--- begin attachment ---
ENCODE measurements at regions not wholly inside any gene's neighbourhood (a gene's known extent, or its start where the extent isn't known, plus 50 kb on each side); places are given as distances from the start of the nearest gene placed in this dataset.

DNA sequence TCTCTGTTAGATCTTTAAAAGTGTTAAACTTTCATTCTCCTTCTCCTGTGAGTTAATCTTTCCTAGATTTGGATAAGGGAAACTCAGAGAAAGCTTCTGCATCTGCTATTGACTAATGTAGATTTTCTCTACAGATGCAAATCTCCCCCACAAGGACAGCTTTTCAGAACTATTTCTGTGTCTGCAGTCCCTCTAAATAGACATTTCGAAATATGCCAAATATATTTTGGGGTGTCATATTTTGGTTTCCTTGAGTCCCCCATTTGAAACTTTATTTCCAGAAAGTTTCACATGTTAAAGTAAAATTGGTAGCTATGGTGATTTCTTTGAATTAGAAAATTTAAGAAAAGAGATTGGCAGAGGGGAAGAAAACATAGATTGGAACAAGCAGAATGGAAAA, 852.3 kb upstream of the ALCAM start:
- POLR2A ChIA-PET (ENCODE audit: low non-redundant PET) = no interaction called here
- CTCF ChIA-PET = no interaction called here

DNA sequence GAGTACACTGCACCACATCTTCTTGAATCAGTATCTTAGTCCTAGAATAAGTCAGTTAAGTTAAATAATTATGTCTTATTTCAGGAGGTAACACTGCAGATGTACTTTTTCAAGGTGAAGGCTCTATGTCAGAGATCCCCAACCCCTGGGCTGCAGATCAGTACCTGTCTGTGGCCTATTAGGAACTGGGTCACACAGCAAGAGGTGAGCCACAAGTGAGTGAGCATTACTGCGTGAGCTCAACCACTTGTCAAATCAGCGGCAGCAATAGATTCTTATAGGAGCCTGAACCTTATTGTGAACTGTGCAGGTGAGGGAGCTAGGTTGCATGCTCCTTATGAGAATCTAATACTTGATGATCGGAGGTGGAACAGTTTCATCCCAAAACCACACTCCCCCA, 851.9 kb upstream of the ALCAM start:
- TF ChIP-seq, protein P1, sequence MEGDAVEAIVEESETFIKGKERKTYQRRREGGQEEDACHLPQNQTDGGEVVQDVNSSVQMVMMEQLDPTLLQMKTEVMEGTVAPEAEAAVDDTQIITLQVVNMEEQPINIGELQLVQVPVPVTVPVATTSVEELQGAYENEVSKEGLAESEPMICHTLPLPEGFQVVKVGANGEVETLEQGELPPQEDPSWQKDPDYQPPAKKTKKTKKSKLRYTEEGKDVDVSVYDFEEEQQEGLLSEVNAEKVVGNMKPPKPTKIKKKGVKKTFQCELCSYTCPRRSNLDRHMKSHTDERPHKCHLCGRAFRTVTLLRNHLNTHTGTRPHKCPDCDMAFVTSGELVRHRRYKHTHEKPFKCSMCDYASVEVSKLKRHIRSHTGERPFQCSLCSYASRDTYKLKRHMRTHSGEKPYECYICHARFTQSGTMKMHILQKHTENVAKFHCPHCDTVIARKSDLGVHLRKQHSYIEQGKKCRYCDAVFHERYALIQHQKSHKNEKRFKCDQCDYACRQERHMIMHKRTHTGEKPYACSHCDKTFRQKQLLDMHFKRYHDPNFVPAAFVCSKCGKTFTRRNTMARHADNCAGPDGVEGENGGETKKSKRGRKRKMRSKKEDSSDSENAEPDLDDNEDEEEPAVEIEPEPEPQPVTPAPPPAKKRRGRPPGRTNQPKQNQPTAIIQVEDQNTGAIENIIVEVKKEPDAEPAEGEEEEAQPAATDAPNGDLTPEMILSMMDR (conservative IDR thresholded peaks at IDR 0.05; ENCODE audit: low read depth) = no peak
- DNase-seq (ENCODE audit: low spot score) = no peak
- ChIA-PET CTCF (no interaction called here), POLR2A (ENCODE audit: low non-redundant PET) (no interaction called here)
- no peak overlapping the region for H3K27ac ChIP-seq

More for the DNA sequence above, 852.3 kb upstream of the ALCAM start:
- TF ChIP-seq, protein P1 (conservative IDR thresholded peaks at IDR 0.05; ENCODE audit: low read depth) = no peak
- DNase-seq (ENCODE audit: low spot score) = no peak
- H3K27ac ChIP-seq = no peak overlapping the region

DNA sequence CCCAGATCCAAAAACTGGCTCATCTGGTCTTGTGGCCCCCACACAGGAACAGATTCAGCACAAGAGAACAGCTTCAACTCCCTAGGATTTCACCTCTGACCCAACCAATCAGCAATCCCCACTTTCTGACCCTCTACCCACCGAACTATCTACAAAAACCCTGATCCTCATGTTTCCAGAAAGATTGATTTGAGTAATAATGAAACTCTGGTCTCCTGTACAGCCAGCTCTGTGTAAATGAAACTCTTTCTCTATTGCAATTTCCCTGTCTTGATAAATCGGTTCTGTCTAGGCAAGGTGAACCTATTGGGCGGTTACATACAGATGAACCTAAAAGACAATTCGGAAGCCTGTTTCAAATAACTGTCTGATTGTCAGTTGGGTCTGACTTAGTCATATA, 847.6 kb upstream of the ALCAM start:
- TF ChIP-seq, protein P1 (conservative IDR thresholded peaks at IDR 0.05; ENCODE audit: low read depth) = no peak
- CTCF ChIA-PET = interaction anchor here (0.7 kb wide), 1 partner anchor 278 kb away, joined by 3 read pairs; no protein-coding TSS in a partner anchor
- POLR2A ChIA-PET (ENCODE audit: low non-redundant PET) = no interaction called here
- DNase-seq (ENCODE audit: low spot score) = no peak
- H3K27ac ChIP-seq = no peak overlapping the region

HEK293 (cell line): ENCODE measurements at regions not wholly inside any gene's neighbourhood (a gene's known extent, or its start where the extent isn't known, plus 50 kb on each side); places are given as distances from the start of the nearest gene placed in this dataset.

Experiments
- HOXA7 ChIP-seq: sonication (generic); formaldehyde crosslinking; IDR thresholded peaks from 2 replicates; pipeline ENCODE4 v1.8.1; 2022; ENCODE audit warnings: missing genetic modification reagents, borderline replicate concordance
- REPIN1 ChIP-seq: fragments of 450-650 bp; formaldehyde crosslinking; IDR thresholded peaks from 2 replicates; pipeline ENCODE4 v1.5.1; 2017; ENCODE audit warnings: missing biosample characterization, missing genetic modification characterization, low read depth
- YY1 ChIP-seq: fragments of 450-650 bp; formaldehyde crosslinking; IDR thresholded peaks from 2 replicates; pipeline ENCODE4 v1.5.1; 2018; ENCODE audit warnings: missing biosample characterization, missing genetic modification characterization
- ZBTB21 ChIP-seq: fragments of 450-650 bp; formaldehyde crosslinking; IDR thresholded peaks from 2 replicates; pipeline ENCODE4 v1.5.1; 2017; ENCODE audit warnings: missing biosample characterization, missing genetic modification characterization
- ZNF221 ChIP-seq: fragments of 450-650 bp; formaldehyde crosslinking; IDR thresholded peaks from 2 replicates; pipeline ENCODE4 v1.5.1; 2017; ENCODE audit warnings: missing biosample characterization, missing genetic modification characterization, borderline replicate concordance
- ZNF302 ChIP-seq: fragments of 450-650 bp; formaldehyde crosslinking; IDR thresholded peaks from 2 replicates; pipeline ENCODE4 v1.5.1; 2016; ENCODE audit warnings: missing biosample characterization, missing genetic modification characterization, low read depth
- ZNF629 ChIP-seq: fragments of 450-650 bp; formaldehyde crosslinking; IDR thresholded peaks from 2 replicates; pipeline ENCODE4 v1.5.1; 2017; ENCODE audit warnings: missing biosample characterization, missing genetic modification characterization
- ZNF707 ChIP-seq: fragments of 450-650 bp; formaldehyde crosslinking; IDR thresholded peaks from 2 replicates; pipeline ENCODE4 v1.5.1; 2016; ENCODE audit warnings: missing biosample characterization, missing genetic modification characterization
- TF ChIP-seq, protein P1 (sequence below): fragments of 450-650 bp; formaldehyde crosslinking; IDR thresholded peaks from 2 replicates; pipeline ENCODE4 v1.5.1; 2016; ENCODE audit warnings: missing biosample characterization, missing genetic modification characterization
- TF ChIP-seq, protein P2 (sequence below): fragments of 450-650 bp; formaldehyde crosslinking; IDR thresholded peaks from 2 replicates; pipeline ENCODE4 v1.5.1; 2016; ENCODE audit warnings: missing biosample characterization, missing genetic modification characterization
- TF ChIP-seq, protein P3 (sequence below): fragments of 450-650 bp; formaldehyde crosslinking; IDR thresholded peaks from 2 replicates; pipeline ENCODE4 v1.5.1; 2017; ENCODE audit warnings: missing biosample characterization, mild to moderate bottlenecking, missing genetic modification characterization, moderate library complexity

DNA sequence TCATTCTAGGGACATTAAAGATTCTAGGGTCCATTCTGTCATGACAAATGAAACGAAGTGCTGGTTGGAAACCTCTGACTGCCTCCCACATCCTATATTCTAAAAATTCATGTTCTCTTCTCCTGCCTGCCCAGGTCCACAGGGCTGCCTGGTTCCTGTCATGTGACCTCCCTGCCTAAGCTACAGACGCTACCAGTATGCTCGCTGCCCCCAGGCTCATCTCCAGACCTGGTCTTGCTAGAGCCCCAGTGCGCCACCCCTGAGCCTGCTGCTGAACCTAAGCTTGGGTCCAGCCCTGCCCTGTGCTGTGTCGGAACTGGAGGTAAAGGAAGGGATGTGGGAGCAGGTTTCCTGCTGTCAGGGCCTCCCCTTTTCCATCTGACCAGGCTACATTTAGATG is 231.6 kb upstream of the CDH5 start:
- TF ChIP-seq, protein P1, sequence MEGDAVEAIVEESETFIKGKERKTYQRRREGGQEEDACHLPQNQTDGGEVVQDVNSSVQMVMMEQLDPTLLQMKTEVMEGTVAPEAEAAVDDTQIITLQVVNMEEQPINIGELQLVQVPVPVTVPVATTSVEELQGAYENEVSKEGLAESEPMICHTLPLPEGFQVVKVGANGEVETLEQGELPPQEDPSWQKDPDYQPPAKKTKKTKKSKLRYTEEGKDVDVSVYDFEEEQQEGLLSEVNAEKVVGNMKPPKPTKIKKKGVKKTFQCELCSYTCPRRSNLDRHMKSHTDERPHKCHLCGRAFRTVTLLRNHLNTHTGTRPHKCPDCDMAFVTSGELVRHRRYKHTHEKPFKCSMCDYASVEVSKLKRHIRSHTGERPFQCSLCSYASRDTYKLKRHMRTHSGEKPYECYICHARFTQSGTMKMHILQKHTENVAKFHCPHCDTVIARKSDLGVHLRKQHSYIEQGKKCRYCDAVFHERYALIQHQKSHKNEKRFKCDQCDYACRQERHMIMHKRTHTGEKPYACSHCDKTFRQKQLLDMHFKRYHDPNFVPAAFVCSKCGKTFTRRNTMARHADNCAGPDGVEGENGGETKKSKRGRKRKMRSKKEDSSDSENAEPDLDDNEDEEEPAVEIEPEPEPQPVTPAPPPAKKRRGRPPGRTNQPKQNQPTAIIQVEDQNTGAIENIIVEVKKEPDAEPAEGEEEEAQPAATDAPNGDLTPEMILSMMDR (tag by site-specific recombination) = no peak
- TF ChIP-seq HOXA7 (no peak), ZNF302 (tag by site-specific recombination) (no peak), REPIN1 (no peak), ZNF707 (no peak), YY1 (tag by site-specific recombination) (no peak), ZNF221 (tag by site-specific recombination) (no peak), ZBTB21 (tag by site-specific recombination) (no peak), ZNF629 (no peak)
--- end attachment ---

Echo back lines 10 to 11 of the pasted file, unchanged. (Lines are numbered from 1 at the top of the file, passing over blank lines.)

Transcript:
More for the DNA sequence above, 852.3 kb upstream of the ALCAM start:
- TF ChIP-seq, protein P1 (conservative IDR thresholded peaks at IDR 0.05; ENCODE audit: low read depth) = no peak